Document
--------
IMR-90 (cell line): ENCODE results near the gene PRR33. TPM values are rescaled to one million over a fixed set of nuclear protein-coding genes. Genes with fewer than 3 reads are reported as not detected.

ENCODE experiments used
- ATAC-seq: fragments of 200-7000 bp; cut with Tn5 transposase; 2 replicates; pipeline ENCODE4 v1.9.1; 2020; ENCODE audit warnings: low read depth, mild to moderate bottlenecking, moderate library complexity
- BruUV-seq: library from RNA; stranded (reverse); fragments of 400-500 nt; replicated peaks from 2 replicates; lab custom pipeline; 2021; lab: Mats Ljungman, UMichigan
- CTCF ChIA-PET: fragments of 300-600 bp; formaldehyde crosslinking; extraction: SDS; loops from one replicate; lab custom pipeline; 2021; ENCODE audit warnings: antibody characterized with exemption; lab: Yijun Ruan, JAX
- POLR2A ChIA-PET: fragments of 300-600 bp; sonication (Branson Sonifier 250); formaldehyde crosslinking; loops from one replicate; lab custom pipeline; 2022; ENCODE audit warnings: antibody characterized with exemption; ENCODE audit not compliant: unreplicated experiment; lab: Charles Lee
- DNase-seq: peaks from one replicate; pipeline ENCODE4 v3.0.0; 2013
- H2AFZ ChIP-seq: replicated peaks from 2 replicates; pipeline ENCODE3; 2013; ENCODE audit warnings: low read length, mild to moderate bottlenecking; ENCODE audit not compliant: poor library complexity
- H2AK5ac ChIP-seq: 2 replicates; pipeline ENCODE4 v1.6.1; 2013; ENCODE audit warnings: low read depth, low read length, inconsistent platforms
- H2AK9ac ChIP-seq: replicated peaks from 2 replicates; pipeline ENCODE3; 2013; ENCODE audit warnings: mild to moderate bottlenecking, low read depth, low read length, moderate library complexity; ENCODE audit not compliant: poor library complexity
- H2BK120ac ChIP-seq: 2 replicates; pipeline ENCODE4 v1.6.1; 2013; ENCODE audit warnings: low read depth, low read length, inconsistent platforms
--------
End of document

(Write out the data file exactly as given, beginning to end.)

IMR-90 (cell line): ENCODE results near the gene PRR33. TPM values are rescaled to one million over a fixed set of nuclear protein-coding genes. Genes with fewer than 3 reads are reported as not detected.

ENCODE experiments used
- ATAC-seq: fragments of 200-7000 bp; cut with Tn5 transposase; 2 replicates; pipeline ENCODE4 v1.9.1; 2020; ENCODE audit warnings: low read depth, mild to moderate bottlenecking, moderate library complexity
- BruUV-seq: library from RNA; stranded (reverse); fragments of 400-500 nt; replicated peaks from 2 replicates; lab custom pipeline; 2021; lab: Mats Ljungman, UMichigan
- CTCF ChIA-PET: fragments of 300-600 bp; formaldehyde crosslinking; extraction: SDS; loops from one replicate; lab custom pipeline; 2021; ENCODE audit warnings: antibody characterized with exemption; lab: Yijun Ruan, JAX
- POLR2A ChIA-PET: fragments of 300-600 bp; sonication (Branson Sonifier 250); formaldehyde crosslinking; loops from one replicate; lab custom pipeline; 2022; ENCODE audit warnings: antibody characterized with exemption; ENCODE audit not compliant: unreplicated experiment; lab: Charles Lee
- DNase-seq: peaks from one replicate; pipeline ENCODE4 v3.0.0; 2013
- H2AFZ ChIP-seq: replicated peaks from 2 replicates; pipeline ENCODE3; 2013; ENCODE audit warnings: low read length, mild to moderate bottlenecking; ENCODE audit not compliant: poor library complexity
- H2AK5ac ChIP-seq: 2 replicates; pipeline ENCODE4 v1.6.1; 2013; ENCODE audit warnings: low read depth, low read length, inconsistent platforms
- H2AK9ac ChIP-seq: replicated peaks from 2 replicates; pipeline ENCODE3; 2013; ENCODE audit warnings: mild to moderate bottlenecking, low read depth, low read length, moderate library complexity; ENCODE audit not compliant: poor library complexity
- H2BK120ac ChIP-seq: 2 replicates; pipeline ENCODE4 v1.6.1; 2013; ENCODE audit warnings: low read depth, low read length, inconsistent platforms